Ask Stacy: The Ideal Race Weight and Post-Workout Snacking
Dr. Stacy Sims answers your most pressing nutrition questions.
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Dr. Stacy Sims is a leading sports nutritionist and exercise physiologist who has worked with hundreds of professional athletes and age groupers to help improve their training, performance, and health. This week she addresses questions about race weight and snacking before and after workouts.
I’ve heard a lot about hitting “race weight”—how do I know what my race weight is and how should I achieve it?
There are always conversations around race weight: “I’m only eating X amount to get down to race weight” or “I’m doing fasted training to help me get to race weight.” You can even Google “Ideal Race Weight” and you’ll discover online calculators! But what exactly is race weight and is it necessary for the amateur triathlete?
Race weight is considered to be the optimal body weight for an athlete to produce maximum power for hill climbing and running fast while having the lowest body fat without compromising health. The mistake is the focus on being “light” at all costs. The focus should be on specific performance metrics, such as sustained power or running speed with physiological and psychological markers of fatigue, immunity, sleep, and recovery. Too many athletes strive for a specific weight on the scale to be their “race weight” yet have no idea how being a few pounds over or under this might affect their overall performance goals. Achieving an ideal weight for racing is multi-faceted; trying to simply lose weight is really difficult, for a myriad of hormonal, genetic, and psychological reasons.
First, ask yourself if you have sound nutrition—not just in and around your training sessions, but throughout the day. Are you book-ending your days with food and missing meals during the day? This can contribute to symptoms of low energy availability (even if you are not low in calorie intake), resulting in extra weight, especially around your midsection. Your food choices are critical: Research is very clear on the impact processed foods have on our body composition, health, and gut microbiome.
Second, although there is science to back up the concept that less body weight contributes to faster running and hill cycling, the question that you should ask yourself is “How do I feel?” during hard efforts—are you hitting your numbers? Do you feel you are responding to training? With blocks of high-intensity training, your body composition will change—increasing lean mass and decreasing body fat—but this will only happen if you are fueling your body for that workload.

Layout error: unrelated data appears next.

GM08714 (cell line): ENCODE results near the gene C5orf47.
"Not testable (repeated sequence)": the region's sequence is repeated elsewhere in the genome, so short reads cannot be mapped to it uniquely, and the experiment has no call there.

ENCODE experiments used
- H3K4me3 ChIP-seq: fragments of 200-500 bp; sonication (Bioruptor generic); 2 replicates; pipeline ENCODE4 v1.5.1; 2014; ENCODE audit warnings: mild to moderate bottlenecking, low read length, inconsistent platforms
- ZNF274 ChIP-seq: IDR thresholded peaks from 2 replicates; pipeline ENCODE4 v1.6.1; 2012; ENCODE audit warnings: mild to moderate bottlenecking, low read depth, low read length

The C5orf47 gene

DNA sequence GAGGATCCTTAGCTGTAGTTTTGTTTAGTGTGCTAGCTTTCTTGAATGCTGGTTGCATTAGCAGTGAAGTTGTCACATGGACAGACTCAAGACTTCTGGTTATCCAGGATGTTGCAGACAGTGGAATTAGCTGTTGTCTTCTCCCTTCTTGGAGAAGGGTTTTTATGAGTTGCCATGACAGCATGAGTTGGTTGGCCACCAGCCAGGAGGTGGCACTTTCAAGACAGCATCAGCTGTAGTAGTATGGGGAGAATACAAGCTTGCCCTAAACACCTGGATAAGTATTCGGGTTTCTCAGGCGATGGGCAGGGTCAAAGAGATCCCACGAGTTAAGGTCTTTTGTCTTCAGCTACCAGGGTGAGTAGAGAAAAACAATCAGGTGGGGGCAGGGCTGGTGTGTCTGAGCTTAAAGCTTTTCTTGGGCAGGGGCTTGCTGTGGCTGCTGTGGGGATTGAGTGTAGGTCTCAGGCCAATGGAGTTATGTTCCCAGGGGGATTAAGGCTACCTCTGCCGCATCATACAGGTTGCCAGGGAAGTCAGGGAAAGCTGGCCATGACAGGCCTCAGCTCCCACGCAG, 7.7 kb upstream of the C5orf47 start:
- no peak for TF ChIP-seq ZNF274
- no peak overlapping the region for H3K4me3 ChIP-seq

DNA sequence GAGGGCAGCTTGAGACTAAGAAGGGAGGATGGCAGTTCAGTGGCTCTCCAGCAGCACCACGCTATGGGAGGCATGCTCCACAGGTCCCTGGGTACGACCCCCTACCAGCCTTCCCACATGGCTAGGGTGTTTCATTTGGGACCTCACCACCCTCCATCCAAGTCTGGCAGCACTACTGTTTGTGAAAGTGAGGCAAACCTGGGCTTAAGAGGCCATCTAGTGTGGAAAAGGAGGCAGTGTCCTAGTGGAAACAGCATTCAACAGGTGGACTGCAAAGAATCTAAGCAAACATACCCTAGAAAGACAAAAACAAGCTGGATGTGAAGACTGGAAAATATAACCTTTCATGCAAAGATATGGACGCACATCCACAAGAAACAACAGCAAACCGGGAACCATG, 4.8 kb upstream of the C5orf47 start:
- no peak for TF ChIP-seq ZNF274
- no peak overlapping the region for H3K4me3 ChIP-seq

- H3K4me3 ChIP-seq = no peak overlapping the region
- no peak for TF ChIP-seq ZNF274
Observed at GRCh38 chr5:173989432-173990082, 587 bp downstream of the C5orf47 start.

Finally, race weight is really where you feel best in your performance while maintaining health. This means you are injury free, healthy, and adapting to training. Your race weight will come naturally over the course of a few seasons with smart training, smart fueling, and smart nutrition.
I’m new to triathlon and doing my first race in April. What pre- and post-workout snacks or meals can you recommend?
There are many nuances to consider here, such as the time of day you train as well as the duration and intensity of the session. You don’t need to rely on specific snacks for pre- and post-workout if you are training around a meal. For example, if you are doing swim squad at 5.30 a.m., you do need something small before diving in (especially if you are a woman), but this can be something simple like a banana, a piece of toast with nut butter, or a “protein cold brew latte”—(a shot of espresso, half a cup of almond or other non-dairy milk, one tablespoon of protein powder, all stirred up and put in the fridge the night before). Then after your workout, have breakfast with a good hit of protein, such as Bircher-style muesli: soak half a cup of untoasted muesli overnight in almond milk, top with one tablespoon of walnuts, a third of a cup of blueberries, a quarter of a cup of low fat plain Greek yogurt.
Lunch workouts can be a bit trickier, but if you think about splitting your lunch and having half of it before and the other half after your session, you should be good to go. Pre-dinner sessions can also be a challenge, as towards the end of the day we tend to be hungry and dehydrated, so prepare your body in the afternoon by keeping on top of your fluid intake. About 90 minutes before your workout have a substantial snack such as avocado on toast or one or two hard-boiled eggs with 10 baby carrots and 10 almonds or two tablespoons of almond butter on a banana. After your session, if you can get to a nourishing dinner within 30 to 45 minutes then you’ll be hitting your optimal refueling window. Otherwise think about packing a small protein-rich snack for the drive home (it can be as easy as a protein shake) and don’t forget to rehydrate!